9 of 9 people found the following review helpful
3.0 out of 5 stars Read, Not Seen 29 May 2006
By Valjean - Published on
I'm sure anything I say about the scholarship of Witold Rybczynski's `The Perfect House' would be superfluous. Mr. Rybczynski has written several books (most of which I've also had the privilege to read) on the history, techniques, and important personages of the architectural trade; he holds a professorship at Penn; he clearly loves his subject matter. I therefore really can't quibble with the fundamental material here; the book is literally stuffed with facts. I did, however, have difficulties with the author's style and structure--which ultimately affected some, though gratefully not all, of his story.

To say that Mr. Rybczynski has an eye for detail would be the grossest of understatements. The book's very format--a visit to nearly every Palladio-designed villa still standing in Italy--seems to encourage the author to discourse on every entablature, frieze, and architrave in sight. If you don't immediately recognize these terms--and would be annoyed by constantly referring to the endnotes--Rybczynski nearly compensates by conveying his clear love for these centuries-old designs. Without sounding defensive, he lets the purpose of his journey (see below) unfold.

As with his other books on architectural history, the author clearly shows in `The Perfect House' how historical, even ancient work remains relevant to 21st century architecture. Palladio's work fits this pattern well: his residential villas - as opposed to, say, royal palaces or working factories -- ooze domesticity and we can attempt to identify with their inhabitant's daily lives. Keeping with this theme, Rybczynski strains to discover by the last chapter what he hints throughout the book as Palladio's "secret"--why his buildings are so *good* (i.e., livable). I'll leave the review-reader in suspense but can assure you the reason is neither overly technical nor actually much of a secret, architecturally-speaking.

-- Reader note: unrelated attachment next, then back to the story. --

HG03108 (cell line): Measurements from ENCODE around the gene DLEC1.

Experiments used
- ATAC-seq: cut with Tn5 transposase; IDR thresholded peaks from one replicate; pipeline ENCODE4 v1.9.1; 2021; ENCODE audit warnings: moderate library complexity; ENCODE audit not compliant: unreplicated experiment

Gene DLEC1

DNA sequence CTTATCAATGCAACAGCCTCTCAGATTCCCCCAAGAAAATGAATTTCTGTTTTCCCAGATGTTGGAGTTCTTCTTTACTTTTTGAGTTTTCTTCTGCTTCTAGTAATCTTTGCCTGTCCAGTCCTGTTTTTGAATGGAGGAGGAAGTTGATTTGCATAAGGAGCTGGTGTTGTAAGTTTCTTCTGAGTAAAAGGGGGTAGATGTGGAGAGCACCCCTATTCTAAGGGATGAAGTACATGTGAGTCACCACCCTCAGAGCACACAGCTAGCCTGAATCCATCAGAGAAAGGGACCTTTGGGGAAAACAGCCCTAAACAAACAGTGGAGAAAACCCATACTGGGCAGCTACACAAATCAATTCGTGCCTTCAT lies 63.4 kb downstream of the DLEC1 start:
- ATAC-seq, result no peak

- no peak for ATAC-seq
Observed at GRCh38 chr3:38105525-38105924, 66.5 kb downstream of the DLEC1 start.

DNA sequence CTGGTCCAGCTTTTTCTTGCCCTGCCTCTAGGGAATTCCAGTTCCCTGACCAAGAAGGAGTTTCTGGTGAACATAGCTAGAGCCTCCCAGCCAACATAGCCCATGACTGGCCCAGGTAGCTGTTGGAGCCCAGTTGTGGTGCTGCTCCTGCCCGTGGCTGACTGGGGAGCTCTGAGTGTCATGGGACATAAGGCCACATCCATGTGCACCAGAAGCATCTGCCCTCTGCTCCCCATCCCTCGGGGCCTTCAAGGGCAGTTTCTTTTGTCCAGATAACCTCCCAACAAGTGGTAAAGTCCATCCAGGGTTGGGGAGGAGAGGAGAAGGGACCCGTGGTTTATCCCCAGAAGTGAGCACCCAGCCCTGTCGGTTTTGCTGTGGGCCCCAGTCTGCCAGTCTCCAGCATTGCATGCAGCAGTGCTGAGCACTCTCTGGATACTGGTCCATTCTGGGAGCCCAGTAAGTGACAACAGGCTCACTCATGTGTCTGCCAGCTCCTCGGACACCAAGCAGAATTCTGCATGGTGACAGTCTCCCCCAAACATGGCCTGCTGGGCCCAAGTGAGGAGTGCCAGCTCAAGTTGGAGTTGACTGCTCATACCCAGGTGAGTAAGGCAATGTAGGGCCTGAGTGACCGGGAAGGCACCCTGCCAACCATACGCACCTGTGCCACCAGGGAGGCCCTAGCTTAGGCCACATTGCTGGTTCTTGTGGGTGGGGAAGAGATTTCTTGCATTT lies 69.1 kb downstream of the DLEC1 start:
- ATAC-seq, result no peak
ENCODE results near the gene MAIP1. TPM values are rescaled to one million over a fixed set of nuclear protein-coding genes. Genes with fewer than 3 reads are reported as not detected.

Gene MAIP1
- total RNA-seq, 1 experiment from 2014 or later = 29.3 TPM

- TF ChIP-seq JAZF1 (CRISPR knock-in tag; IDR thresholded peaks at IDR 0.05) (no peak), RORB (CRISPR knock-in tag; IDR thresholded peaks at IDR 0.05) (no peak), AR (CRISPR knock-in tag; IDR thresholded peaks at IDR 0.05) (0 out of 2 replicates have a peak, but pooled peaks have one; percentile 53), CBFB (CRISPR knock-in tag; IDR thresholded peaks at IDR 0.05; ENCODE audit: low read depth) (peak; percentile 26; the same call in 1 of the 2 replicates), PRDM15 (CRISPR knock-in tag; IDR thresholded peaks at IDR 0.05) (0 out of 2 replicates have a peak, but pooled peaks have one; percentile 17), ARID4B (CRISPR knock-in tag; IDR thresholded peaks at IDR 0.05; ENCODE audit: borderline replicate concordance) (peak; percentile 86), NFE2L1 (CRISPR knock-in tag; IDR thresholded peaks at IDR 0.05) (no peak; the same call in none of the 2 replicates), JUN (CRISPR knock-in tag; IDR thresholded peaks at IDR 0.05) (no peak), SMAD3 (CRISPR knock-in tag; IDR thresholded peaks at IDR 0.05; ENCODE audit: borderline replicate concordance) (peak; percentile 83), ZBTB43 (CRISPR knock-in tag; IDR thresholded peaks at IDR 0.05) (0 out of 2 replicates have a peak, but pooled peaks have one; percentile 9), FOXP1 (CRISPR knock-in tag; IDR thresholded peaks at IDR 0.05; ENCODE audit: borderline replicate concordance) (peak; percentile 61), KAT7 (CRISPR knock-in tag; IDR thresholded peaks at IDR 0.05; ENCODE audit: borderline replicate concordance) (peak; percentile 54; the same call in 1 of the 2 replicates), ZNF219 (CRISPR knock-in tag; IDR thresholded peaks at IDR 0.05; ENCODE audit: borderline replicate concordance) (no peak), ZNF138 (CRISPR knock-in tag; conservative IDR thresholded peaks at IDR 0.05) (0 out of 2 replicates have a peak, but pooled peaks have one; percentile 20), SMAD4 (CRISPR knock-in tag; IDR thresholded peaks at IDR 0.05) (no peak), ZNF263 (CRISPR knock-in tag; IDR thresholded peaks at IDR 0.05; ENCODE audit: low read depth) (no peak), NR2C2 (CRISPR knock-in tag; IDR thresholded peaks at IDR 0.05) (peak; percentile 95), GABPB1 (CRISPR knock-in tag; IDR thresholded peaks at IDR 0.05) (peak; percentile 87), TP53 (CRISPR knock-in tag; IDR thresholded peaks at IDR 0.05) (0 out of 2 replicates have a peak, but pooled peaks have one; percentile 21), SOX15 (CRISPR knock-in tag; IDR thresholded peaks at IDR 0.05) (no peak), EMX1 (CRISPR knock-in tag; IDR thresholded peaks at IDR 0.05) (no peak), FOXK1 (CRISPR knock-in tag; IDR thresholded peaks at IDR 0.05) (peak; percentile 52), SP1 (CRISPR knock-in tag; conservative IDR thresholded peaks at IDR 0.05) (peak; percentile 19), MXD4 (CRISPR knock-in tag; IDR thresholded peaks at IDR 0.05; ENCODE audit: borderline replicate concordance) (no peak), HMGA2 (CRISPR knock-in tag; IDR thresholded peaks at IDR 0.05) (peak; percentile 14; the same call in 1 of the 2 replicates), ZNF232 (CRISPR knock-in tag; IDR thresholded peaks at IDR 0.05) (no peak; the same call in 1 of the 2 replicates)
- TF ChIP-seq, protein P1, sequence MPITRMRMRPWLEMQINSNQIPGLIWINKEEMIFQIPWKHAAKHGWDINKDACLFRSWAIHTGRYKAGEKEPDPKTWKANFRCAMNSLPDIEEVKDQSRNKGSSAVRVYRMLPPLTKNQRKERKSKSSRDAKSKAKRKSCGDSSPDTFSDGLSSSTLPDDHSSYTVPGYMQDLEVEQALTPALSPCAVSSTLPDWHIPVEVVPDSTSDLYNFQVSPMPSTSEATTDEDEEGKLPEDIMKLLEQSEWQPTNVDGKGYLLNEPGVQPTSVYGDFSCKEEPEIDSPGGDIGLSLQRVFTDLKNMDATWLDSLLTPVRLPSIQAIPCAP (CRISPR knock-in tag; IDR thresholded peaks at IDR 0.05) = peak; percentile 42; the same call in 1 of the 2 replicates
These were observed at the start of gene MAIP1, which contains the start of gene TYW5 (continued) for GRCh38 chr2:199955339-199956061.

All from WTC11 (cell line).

If that sounds like a demerit, it's not. This conclusion is actually a great relief from far too many minute spatial descriptions that repeat themselves, villa after portico'd villa. Rybczynski makes every attempt to help the reader *see* what he's seeing in these historic sites, but I ultimately found it a failed exercise. Without the jargon--and the painfully banal personal travel notes ("I munch contentedly, stared outside at the villa ...")--one is left with a well-padded visual journal, full of dimensions and data but far too few images or even straight-ahead descriptive prose.

In a self-defeating note - at least relative to his overarching purpose--Rybczynski even quotes Goethe saying "you have to see these buildings with your own eyes to realize how good they are." In a similar vein, a front jacket perp from The New York Times extols it as "... the perfect traveling companion". Ultimately I have to agree with Goethe and The Times: Palladio's villas should be seen, and this book would be a fine traveling resource. Reading it at home was an informative, inspiring, yet visually frustrating experience.